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What Happened To Vision?

I’ve heard some people say vision is an over-used term and others say the concept is out-dated. I’ve noticed a general lack of interest on the part of leaders at all levels. They might give it lip-service, but the basic message is. “Ok, now let’s get back to business.” slide… The Kenyan education system did not allow for me to have big dreams/aspirations. I went to school to pass my exams and get good grades that would then allow me to become the professional that I am. There was no room,

let alone time for me to think about what I wanted to become or find the problem I wanted to solve. I knew that in order to be someone worth my salt, I needed to achieve good grades and make my parents proud. None of this, by the way, is wrong in itself. But I wish that we had been taught/allowed to dream; to come up with ideas and then encouraged to pursue those ideas and see what would come of them.

I am not a victim and it is nobody’s fault. It is just what it is. The past does not define our future but we cannot move into our future without addressing our past. Remember, we are products of our environment. In order for us to move into our future, we must address our past and embrace change. Change is not good and we all resist it because it causes us tremendous pain and it gets us out of our comfort zone. However, this change is necessary for us to realise our potential. And guess what, since I was not “allowed” to dream then, I have nothing to stop me from dreaming now.

My vision is to Transform Leaders from the Inside Out and thereby Transform Nations for Christ. How am I going to do this, you may ask? Well, I don’t have all the answers but what I know is that I have captured an image of the future I envision and an idea of what that future holds. My vision is the thing inside of me that guides me. It creates a desire to grow and improve. It embodies my hopes and ideals. It gives me a sense of purpose and brings me flashes or glimpses of what is possible.

We’ve all had a glimpse of the future. You know, that time when you imagined running your own business… or that dream of traveling to an exotic place… or that bold idea for a game-changing new product… or that burning desire to get an advanced degree… or that sense of purpose you felt when you signed up for the medical camp… or that calling to join a cause and make this a better planet… or that uplifting sense you got when picturing kids playing in a neighbourhood without fear. All of us dream of what might come to pass someday.

For some reason, these dreams remain in our heads and many of the times we are too ashamed to share them because we do not feel worthy to take up the cause. The one or two people we share these visions with tell us to “get you head out of the clouds, it is impossible to achieve such a lofty dream, get serious!, so you will be the genius who will save us?” and the list goes on and on. The people who discourage us are more than those who believe in us.

What follows is a practice exercise that you can use to develop your vision:

Step 1: Get in touch with your true desire. What is important to you? What do you care about? What do you really want? A vision comes from the heart. It must be truly meaningful to you.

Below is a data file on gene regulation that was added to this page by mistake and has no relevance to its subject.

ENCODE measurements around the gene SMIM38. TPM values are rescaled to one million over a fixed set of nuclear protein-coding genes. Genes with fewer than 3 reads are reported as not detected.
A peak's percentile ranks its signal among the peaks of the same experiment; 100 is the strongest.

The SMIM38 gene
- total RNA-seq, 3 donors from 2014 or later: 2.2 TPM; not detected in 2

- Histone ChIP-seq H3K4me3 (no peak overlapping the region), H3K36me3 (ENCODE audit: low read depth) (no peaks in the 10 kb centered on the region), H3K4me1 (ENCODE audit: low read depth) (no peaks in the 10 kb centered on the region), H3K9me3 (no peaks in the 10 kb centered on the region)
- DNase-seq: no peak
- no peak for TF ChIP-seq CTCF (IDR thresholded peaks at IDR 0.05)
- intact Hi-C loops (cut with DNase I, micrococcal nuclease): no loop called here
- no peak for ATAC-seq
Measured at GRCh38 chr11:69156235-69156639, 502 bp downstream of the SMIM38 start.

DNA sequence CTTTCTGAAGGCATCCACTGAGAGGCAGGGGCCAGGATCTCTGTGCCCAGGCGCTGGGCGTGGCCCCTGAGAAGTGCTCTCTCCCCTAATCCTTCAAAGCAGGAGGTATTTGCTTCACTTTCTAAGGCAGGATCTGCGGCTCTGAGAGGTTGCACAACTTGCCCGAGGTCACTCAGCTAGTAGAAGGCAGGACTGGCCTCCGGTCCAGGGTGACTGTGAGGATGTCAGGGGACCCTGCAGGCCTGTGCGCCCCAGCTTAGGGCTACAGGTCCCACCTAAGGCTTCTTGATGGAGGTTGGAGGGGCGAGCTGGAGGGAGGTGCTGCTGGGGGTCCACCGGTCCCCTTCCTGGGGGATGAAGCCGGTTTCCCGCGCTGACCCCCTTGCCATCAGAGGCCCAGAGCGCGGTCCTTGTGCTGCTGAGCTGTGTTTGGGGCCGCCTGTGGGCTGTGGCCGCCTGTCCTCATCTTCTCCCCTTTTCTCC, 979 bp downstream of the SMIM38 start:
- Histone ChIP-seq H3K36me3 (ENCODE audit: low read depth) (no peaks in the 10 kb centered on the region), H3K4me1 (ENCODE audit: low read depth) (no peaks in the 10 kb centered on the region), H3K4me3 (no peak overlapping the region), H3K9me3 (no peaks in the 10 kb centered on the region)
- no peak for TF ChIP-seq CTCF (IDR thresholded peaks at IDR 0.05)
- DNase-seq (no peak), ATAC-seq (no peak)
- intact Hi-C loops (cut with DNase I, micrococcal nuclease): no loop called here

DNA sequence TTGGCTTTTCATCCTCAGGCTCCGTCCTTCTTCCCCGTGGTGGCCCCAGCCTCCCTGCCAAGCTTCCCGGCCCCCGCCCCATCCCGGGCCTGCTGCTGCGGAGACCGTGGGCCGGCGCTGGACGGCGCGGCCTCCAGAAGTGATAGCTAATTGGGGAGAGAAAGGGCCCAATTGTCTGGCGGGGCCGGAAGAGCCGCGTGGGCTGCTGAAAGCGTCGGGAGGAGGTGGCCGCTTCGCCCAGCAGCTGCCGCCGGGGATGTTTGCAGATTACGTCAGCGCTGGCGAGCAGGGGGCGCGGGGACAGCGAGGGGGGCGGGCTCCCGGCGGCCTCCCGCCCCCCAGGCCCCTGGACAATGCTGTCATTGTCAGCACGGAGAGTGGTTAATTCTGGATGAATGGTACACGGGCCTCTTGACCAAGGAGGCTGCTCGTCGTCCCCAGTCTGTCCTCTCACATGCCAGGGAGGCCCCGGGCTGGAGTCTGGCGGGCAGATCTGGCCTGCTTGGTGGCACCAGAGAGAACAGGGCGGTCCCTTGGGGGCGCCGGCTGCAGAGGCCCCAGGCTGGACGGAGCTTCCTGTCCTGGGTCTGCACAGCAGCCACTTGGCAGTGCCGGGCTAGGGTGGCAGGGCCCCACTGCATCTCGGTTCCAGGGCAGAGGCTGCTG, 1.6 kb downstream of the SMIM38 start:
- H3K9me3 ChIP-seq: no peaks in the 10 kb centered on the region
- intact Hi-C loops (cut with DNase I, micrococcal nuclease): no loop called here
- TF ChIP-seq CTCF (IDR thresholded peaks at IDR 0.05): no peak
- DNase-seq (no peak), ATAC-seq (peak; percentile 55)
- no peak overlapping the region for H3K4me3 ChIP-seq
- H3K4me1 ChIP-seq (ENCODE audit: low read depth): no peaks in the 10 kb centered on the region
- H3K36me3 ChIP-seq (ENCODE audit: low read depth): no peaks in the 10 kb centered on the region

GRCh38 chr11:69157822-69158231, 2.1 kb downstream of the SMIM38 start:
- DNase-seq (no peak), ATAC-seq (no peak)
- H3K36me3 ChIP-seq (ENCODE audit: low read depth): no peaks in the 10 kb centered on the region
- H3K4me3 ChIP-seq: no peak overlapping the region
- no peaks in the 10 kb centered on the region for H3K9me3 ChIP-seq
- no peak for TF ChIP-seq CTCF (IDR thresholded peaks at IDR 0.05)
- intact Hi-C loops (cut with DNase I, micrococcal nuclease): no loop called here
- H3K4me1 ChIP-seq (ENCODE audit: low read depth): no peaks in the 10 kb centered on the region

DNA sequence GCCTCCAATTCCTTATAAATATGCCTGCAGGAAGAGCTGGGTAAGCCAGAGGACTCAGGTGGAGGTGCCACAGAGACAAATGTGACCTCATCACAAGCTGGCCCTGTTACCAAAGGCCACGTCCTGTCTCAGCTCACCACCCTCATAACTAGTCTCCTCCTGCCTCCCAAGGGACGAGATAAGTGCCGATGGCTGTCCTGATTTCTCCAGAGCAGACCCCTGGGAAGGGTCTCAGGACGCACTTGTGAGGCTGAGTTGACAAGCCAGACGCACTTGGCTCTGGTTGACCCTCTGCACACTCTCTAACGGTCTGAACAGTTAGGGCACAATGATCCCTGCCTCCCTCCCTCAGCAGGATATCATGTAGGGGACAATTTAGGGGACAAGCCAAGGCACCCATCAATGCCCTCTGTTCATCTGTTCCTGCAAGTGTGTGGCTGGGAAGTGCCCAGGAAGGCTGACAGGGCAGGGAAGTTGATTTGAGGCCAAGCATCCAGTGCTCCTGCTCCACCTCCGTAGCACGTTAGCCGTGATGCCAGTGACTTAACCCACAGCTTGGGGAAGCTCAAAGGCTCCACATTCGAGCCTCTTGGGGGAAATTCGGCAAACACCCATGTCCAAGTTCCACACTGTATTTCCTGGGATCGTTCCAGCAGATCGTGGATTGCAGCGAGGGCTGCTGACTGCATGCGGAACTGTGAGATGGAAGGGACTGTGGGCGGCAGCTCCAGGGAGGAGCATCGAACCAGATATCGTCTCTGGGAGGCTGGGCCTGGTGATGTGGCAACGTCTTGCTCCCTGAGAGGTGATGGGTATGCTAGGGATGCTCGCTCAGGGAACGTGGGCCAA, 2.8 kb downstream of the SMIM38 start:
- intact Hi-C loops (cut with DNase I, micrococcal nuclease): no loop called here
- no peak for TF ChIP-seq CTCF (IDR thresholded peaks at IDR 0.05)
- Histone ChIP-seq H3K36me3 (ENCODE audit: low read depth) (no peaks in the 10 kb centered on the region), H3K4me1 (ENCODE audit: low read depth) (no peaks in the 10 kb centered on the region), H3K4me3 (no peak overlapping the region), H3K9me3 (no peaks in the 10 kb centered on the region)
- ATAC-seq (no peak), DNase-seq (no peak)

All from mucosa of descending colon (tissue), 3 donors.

Step 2: Begin to determine the actions that must be taken to achieve the vision. These actions become the specific goals that are to be accomplished. A goal is a target, an end, or an objective. It is the accomplishment of these targets–or goals–that brings you closer to your vision.

Step 3: Identify the barriers or roadblocks that may get in your way. It may sound negative to spend your time and energy thinking about barriers or problems, but there are good reasons for this. Find out more.

Step 4: List the Benefits. If you spend time listing the problems or roadblocks you could encounter, you will find it much easier to generate a list of benefits you would receive when you achieve the goal. The question that then needs to be answered is, “Do the benefits make the goal worth achieving?” If the answer is yes, you know that it is worth tackling the problems to achieve the benefits of goal attainment.

If you use this exercise frequently, you will find that expressing your vision in a compelling and clear manner will soon feel very natural.

Crossing the chasm from individual contributor to leader requires fully embracing the need to develop the capacity to envision the future. Making the transition from average to exemplary leader, regardless of level, requires the dedication to master it.

What is your vision of the future? Do you even have one? You say you are a leader and yet, you cannot clearly articulate your vision for the future.

I am concerned about the current lack of interest around vision in leadership. The Good Bookclearly states that my people perish for lack of vision. Our country is perishing for lack of vision in our leaders; political, spiritual and corporate. You see many leaders of nations are fighting for power and money, rather than creating peace and human progress in communities, the world and in their nations.

And how does a new leader develop the capacity to be forward-looking, to create a vision?

The answer is deceptively simple: spend more time in the future. You have to carve out more time each week to peer into the distance, imagining what might be out there. You have to take the time today in order to have the time tomorrow. Join us on the 30th of March 2019 as we peer into the distance and explore pathways to breakout from your comfort zone thereby allowing you to begin the journey of creating a vision for the future.

By Njeri MuchunuWhat Happened To Vision?
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